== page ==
Hey Ben, the NTNs should be mounted true center. There are three possible positions on the mount plate that allow you to shift forward for harder carving, true center, or back for deep pow skiing. This being said, I felt like I could almost lean forward in the pow on the RP112’s with the binding mounted true center. The RP112’s don’t have a super supportive tail, you you’ll need to stay over the regular camber as much as possible! Hope this helps!

  8. Michael November 26, 2011 Reply

    Curious how wide of skins you use given the ski has a 141 width in the front? I am new to skinning and don’t know how much is enough, but I do weight 220 #.

  9. Robin Abeles November 26, 2011 Reply

    Hey Michael,
    I have a set of Black Diamond Ascension Skins that came out of the box at 125mm and I cut them down to size. The tip doesn’t have to be completely covered side to side because it is rockered and won’t be giving you any grip on the skin track anyway. As long as the part of the ski that is in contact with the skin track is covered completely by the skin you will have enough traction to get up the mountain. Your weight shouldn’t pose you any issues with a fat ski like this and a brand new pair of skins. Yeah buddy, don’t steal my lines! Have a blast!

  10. Ed December 29, 2011 Reply

    picked up the wailer 112 190cm in special edition red, with ntn. really like them so far and i like them best a the 0 mount point. they turn alot quicker than my sidestash and have lots of edgehold. crappy conditions the last two days but first impression is that they are a high perf ski in all conditions and excellent in the soft stuff. really noticed how quick they turn in the soft, and hard pack. the red special ed top sheet is awesome btw.

    • Ed September 21, 2012 Reply

      After using this set up for most of last season I have only awesome things to say about these skis. I love them so much I picked up another pair to use for alpine with marker dukes. I can’t imagine a better ski for what I like to do. Wicked in the soft stuff and they grip even better than I expected on the groomers. Plus super turny for all the trees around here.

  11. Jack March 28, 2013 Reply

    So … hands down, what do you think the best (summit county CO) all around tele setup is these days? Broke my much loved bombers and on 22 axl now … probably going NTN for the lifts once i can justify a whole new setup. Not so much info around on tele skis these days, cuz most of the softies have switched to AT (no offense to you, cant say i blame you all that much and im 50/50 these days, but still nothing better than a nice tele turn). My 10 Gotamas are great with a few inches of fresh but I find them pretty un-fun on harder stuff. I find that too much rocker washes out a lot and don’t see much need for the stiffer tails on some of the harder charging alpine skis.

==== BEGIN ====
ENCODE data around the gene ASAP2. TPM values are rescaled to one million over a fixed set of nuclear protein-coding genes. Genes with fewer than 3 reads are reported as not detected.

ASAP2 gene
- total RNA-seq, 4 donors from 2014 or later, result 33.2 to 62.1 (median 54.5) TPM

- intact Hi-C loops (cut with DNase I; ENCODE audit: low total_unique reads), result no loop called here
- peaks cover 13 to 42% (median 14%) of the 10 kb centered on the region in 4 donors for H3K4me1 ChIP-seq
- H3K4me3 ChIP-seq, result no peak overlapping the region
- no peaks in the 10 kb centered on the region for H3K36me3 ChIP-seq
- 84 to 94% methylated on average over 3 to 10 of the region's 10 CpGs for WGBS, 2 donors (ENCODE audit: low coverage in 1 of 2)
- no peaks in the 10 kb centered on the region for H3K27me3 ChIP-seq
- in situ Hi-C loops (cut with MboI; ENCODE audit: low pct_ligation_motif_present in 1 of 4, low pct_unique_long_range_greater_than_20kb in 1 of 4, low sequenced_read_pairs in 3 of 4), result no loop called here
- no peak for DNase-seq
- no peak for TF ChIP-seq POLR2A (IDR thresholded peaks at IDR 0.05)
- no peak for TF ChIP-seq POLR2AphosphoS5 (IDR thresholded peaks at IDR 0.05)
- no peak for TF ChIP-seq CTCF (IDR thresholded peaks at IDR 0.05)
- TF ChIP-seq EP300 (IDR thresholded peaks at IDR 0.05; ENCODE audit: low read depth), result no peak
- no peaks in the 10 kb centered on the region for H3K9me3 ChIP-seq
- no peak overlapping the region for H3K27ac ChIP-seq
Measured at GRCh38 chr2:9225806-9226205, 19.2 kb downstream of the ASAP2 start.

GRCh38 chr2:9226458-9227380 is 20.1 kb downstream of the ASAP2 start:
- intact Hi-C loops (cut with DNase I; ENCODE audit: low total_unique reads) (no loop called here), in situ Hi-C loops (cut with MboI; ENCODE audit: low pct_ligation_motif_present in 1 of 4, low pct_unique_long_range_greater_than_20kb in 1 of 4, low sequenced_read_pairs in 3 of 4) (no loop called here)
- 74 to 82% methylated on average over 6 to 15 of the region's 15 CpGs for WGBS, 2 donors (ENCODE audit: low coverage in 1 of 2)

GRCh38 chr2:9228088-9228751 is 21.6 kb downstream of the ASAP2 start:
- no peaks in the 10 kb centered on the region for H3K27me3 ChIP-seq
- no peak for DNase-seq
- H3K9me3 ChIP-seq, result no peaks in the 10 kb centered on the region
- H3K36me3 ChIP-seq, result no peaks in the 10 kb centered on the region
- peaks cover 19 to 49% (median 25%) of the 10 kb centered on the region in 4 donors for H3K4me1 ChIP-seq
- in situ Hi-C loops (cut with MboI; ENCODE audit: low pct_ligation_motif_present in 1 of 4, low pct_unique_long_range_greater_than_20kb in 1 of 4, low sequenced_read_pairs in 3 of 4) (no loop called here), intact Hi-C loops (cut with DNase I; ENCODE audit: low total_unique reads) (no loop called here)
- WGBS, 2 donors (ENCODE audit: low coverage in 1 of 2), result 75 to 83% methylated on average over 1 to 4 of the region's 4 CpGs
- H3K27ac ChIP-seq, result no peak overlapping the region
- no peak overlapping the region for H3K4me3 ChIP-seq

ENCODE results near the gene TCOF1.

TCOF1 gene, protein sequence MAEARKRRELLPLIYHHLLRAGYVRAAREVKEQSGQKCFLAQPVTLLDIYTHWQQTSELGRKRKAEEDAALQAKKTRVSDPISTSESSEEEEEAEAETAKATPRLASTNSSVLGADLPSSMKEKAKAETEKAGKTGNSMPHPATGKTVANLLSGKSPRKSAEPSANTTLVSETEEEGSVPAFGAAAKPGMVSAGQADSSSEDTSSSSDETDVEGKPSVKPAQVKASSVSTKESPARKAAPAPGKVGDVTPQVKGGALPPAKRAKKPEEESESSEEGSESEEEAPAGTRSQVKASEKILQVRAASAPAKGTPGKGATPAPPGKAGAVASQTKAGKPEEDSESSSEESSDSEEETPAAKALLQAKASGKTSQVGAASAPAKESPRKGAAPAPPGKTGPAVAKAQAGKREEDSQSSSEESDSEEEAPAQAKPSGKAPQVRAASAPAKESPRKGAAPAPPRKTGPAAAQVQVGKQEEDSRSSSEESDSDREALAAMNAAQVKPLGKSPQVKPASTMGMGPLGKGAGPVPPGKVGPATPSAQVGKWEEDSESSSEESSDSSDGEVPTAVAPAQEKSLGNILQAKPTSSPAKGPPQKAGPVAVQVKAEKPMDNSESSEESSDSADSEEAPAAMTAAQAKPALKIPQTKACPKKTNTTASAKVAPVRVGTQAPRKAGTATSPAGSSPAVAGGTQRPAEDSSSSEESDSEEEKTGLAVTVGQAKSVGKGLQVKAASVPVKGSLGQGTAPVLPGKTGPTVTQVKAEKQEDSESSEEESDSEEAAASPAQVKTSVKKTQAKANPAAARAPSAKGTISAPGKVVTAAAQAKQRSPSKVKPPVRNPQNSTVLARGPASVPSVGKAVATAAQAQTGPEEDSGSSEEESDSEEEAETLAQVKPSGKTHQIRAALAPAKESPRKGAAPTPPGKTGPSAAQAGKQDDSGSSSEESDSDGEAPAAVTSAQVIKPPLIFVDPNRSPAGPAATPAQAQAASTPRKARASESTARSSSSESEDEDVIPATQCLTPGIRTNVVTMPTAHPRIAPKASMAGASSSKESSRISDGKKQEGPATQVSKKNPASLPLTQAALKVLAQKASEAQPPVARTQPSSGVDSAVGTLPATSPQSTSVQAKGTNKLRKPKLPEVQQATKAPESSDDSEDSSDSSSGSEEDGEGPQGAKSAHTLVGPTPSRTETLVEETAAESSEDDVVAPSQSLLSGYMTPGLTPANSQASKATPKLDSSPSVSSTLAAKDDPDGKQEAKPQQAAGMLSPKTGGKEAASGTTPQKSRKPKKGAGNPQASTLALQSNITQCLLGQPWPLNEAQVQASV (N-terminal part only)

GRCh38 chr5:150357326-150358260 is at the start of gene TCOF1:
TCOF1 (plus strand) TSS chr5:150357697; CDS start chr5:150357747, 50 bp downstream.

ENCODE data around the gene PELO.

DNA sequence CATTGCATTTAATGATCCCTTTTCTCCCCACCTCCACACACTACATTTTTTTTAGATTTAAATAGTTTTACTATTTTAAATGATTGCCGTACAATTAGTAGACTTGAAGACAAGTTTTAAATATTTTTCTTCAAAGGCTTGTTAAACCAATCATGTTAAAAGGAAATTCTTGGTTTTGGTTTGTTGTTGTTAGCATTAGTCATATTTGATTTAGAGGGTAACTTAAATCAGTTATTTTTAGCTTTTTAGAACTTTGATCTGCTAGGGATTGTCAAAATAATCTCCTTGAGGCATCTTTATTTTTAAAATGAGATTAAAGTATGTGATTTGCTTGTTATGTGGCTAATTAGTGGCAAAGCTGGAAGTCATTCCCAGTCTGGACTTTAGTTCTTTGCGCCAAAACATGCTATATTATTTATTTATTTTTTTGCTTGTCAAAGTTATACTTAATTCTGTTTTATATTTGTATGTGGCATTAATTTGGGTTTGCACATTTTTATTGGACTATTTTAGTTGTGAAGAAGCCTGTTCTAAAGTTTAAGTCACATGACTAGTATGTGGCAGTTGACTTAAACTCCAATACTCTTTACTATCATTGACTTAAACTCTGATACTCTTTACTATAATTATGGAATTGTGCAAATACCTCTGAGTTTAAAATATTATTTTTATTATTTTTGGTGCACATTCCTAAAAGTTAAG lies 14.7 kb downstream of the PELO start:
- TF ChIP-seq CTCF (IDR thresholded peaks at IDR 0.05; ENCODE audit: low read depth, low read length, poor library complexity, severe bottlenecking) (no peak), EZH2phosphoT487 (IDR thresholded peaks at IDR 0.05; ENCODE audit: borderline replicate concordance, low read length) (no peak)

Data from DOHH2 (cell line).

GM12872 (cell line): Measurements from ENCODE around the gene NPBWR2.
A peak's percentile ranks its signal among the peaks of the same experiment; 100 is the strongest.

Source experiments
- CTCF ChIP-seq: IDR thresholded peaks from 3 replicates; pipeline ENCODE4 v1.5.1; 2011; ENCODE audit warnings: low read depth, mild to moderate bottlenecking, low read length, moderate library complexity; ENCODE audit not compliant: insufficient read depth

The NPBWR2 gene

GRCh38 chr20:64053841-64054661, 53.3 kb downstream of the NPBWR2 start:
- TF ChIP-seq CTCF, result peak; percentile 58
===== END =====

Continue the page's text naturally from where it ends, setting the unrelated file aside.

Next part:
12. Drew March 20, 2015 Reply

    Any tricks to getting the Freerides to engage earlier? I had the freedoms for some of last season and part of this season until they broke on me twice, so I switched to the freerides, and they don’t seem to engage as early and I get a lot of wobble on the uphill ski when skiing icy conditions. I’m wondering if I just need to get used to the higher riser or the binding over the freedoms or if I need to get the stiffer tubes. I’m 6’3″, 220 and on DPS wailer rp2 112’s with the blue power tubes. I tried cranking the tube to 5 but it still seems less active than the freedoms. Wondering if I need to detune the skis in the tip to get rid of the wobbly uphill ski sensation.

    • Robin Abeles March 28, 2015 Reply

      Drew,

      A guy of your size should be riding the Red Tubes. That should be a huge help.

      Robin

  13. Dan March 28, 2015 Reply

    I’m looking at almost exactly this set up for next year. Skied TX pros this year on NTN freerides and love them, I now need a new powder ski. It’s hard to demo tele most places but I just skied a day on the DPS hybrids with alpine bindings and they were great. Question is what would you think about the RP2 carbon version versus the hybrid version? The hybrid is apparently more flexible but heavier, wondering if you have tried the lighter stiffer RP2 with more carbon and what you think of that set up? I don’t really do much skinning, this is for cat trips where the conditions are open Alpine as well as some tight glades, and also resort skiing. The other ski I’m considering for what it’s worth is the Blizzard Gunsmoke since my narrower skis are Blizzards and really like those but have never had the chance to try the Gunsmoke. Leaning towards the DPS though but trying to decide which version. Thanks for the great review and any advice you can offer

  14. Dan March 28, 2015 Reply

    In case that was confusing, the question is the hybrid vs the pure.

    Thanks.

    Btw, also demoed the Rossignol Power7 and agree with you it’s not even close

    • Robin Abeles March 28, 2015 Reply

      Dan, I’m gonna pass you off the the guys who have ridden those skis. Stand by.

      Robin